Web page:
Diversity of habitats more important than organic status for farm wildlife, researchers claim

An international team including researchers at Aberystwyth University's Institute of Biological, Environmental and Rural Sciences (IBERS) compared farmland biodiversity at organic and conventional farms in ten European and two African regions between 2010 and 2013.

Dr Peter Dennis - image:IBERS
Dr Peter Dennis - image:IBERS

"Surprisingly, we did not find a higher number of different habitats on organic farms than non-organic farms, on average over all twelve regions," said IBERS researcher Dr Peter Dennis, who led the Aberystwyth team.

"However, it was clear-cut that the diversity of habitats is key to species diversity. If these additional habitats are different to the rest of the farm, they have a huge impact on the species richness of a farm."

He concluded from the research that in order to sustain farmland biodiversity, "more than organic farming is needed".

The report is published in the journal Nature Communications.


Have you registered with us yet?

Register now to enjoy more articles and free email bulletins

Sign up now
Already registered?
Sign in

Before commenting please read our rules for commenting on articles.

If you see a comment you find offensive, you can flag it as inappropriate. In the top right-hand corner of an individual comment, you will see 'flag as inappropriate'. Clicking this prompts us to review the comment. For further information see our rules for commenting on articles.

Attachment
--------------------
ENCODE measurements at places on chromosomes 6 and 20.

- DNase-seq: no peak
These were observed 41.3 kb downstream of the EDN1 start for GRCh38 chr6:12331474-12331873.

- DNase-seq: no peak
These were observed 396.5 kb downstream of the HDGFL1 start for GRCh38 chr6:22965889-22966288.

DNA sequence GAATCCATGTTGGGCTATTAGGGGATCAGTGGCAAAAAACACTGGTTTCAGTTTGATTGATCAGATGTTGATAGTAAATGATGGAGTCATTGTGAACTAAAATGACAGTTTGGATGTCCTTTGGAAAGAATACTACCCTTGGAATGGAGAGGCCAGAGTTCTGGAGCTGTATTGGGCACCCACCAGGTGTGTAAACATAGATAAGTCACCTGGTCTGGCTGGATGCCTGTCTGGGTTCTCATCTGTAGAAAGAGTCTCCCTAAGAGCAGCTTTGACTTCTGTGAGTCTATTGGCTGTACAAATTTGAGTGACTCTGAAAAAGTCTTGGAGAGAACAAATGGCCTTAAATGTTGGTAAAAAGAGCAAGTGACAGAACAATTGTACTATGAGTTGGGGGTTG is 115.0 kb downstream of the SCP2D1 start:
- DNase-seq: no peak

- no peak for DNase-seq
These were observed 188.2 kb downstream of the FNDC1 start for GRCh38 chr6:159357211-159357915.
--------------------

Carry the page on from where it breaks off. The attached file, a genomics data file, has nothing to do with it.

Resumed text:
comments powered by Disqus

Read These Next

Horticulture education update - staying on course

Horticulture education update - staying on course

Raised levels of investment in horticulture education and increased student take-up is welcome news for the industry, says Rachel Anderson.

How will reduced apple and pear harvests hit the industry?

How will reduced apple and pear harvests hit the industry?

This spring, many top-fruit growers in the UK and across Europe were dismayed to discover that swathes of their orchards had been hit by frost.

How should fruit growers prepare for water abstraction reform?

How should fruit growers prepare for water abstraction reform?

Upcoming reforms to water abstraction licensing will for the first time cap the amount of water that fruit growers can take for trickle irrigation.